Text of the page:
Inflammatory bowel disease
Inflammatory bowel disease (IBD) is a term mainly used to describe 2 conditions: ulcerative colitis and Crohn's disease.
Ulcerative colitis only affects the colon (large intestine). Crohn's disease can affect any part of the digestive system, from the mouth to the bottom (anus).
People of any age can get IBD, but it's usually diagnosed between the age of 15 and 40.
Get advice about coronavirus and IBD:
The symptoms of IBD include:
- pain, cramps or swelling in the tummy
- recurring or bloody diarrhoea
- weight loss
- extreme tiredness
Not everyone has all of these symptoms, and some people may have extra symptoms, including a high temperature, being sick (vomiting) and anaemia.
The symptoms of IBD can come and go. There may be times when the symptoms are severe (a flare-up), followed by long periods when there are few or no symptoms at all (remission).
There's currently no cure for ulcerative colitis or Crohn's disease.
If you have mild ulcerative colitis, you may need minimal or no treatment and remain well for prolonged periods of time.
Treatment aims to relieve the symptoms and prevent them returning, and includes specific diets, lifestyle changes, medicines and surgery.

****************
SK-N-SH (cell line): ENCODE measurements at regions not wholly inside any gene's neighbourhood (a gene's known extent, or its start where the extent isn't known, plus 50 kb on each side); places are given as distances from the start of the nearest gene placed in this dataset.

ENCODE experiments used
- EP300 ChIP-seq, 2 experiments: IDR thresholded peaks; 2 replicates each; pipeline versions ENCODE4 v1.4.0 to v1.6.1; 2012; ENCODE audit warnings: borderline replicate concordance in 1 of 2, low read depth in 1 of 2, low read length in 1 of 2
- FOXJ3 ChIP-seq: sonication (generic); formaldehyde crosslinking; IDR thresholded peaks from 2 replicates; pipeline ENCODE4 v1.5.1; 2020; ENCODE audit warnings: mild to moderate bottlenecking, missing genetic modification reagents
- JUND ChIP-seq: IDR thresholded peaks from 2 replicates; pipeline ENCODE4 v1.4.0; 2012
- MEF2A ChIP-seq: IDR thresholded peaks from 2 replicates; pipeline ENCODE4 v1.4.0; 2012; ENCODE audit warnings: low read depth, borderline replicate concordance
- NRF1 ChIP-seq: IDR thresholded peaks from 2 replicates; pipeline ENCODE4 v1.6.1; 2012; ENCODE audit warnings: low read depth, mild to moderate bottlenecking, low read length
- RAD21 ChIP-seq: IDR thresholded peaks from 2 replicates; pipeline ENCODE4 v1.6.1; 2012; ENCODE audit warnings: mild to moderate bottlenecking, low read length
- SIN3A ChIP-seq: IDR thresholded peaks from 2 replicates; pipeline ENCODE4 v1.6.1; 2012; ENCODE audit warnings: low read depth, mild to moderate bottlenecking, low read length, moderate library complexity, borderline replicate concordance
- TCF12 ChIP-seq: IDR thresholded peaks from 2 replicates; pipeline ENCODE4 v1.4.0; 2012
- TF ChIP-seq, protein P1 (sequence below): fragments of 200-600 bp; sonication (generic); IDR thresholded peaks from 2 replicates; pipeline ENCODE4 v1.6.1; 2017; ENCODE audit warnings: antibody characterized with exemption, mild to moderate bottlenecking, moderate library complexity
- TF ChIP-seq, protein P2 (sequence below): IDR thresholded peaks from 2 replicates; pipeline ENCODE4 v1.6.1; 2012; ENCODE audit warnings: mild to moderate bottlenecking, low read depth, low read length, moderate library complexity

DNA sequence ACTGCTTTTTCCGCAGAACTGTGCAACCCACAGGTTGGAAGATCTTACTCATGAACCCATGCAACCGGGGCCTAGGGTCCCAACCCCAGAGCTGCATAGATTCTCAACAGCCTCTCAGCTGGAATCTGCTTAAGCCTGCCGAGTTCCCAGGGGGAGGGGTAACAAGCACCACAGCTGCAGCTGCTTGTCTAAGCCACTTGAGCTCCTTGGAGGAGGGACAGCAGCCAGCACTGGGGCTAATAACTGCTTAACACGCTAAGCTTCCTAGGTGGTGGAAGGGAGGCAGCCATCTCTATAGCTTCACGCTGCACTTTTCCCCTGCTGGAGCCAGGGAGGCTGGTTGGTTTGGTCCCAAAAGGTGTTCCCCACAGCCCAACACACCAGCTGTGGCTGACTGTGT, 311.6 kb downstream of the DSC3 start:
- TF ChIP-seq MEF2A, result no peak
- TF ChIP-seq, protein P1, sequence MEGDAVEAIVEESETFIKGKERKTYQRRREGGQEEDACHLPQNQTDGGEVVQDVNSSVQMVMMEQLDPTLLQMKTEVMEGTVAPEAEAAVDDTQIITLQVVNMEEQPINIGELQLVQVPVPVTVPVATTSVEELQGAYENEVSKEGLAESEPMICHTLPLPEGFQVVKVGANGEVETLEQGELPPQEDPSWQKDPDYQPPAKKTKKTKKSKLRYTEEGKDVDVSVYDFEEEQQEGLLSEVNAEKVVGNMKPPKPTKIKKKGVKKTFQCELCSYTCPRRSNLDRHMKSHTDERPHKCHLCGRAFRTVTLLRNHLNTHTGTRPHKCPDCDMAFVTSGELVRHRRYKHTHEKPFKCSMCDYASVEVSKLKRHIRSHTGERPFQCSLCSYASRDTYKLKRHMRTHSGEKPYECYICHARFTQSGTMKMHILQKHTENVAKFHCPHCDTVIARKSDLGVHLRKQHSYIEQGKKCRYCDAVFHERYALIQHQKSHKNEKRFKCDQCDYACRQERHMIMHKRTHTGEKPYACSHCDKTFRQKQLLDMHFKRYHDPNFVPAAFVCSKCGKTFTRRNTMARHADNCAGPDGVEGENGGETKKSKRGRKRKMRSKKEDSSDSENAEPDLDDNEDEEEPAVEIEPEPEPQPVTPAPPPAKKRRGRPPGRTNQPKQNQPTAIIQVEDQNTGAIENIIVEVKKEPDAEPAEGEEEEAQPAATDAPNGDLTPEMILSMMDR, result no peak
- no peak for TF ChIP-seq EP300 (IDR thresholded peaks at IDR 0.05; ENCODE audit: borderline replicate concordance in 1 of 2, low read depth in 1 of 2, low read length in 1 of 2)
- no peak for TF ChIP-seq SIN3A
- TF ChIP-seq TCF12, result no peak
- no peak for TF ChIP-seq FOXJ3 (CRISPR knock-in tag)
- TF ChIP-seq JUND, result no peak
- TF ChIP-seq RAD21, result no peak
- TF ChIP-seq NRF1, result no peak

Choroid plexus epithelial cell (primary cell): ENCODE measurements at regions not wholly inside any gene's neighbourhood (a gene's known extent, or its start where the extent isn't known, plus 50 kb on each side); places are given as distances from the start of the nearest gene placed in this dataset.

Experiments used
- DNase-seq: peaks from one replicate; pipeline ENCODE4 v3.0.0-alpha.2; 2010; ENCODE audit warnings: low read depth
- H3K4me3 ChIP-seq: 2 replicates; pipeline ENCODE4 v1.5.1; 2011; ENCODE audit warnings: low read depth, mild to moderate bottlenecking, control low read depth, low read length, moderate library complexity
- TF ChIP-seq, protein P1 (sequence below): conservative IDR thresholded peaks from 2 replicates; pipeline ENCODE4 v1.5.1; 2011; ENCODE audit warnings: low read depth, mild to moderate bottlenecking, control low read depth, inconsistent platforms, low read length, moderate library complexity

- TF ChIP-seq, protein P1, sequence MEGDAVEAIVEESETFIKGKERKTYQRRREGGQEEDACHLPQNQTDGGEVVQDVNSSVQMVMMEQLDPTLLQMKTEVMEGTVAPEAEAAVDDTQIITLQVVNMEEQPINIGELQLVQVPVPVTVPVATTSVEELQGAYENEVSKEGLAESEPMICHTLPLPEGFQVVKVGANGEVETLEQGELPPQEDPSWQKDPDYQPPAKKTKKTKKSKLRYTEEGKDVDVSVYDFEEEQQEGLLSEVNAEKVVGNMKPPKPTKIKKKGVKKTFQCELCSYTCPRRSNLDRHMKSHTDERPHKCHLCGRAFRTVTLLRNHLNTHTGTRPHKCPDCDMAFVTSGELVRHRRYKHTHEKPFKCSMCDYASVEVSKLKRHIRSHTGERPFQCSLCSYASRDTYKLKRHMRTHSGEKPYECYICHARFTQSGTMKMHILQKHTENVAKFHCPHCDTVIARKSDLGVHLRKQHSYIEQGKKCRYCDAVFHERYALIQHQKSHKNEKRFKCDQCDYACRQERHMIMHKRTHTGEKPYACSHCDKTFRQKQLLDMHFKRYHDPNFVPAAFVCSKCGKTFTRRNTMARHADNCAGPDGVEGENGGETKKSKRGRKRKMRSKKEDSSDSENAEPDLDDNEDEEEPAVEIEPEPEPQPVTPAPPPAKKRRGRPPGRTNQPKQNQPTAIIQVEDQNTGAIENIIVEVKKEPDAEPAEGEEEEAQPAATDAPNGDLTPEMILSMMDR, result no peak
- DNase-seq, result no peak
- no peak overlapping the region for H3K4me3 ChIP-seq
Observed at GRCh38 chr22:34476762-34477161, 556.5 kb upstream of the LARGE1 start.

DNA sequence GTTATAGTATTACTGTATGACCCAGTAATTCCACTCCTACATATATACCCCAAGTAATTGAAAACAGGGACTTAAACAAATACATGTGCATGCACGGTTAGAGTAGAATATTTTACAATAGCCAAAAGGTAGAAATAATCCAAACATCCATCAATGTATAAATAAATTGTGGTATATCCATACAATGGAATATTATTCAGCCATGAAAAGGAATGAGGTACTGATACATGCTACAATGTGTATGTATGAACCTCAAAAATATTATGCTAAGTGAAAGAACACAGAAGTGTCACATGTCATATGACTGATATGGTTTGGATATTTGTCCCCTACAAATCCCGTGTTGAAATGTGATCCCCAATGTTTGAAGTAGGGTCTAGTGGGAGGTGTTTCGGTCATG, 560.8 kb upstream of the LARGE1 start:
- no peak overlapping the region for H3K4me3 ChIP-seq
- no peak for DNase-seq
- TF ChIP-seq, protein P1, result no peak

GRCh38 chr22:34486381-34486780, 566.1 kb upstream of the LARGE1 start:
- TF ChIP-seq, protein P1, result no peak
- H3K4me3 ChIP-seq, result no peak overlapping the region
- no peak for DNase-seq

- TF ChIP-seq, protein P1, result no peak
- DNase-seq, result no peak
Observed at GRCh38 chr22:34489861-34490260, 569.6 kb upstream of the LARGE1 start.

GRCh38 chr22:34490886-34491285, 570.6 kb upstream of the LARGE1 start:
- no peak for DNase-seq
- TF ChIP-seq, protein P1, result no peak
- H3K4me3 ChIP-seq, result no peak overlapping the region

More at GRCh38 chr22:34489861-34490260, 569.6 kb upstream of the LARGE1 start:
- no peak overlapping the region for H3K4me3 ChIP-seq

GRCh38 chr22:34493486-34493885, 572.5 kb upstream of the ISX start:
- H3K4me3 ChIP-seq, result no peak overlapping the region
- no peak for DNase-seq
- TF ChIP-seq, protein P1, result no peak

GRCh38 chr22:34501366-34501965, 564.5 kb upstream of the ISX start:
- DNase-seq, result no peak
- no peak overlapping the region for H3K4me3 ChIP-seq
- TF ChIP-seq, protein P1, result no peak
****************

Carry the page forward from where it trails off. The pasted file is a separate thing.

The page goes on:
Medicines used to treat ulcerative colitis or Crohn's disease include:
- aminosalicylates or mesalazines – which can reduce inflammation in the gut
- immunosuppressants – such as steroids or azathioprine to reduce the activity of the immune system
- biological and biosimilar medicines – antibody-based treatments given by injection that target a specific part of the immune system
It's estimated that 1 in 5 people with ulcerative colitis have severe symptoms that do not improve with medicine. In these cases, surgery may be necessary to remove an inflamed section of large bowel (colon).
Around 60 to 75% of people with Crohn's disease will need surgery to repair damage to their digestive system and treat complications of Crohn's disease.
It's unclear what causes IBD, but it's thought to be caused by a combination of factors, including:
- genetics – you're more likely to get IBD if you have a close relative with the condition
- a problem with your immune system
People who smoke are twice as likely to get Crohn's disease than non-smokers.
IBD is not the same as irritable bowel syndrome (IBS), which is a common condition that causes symptoms such as: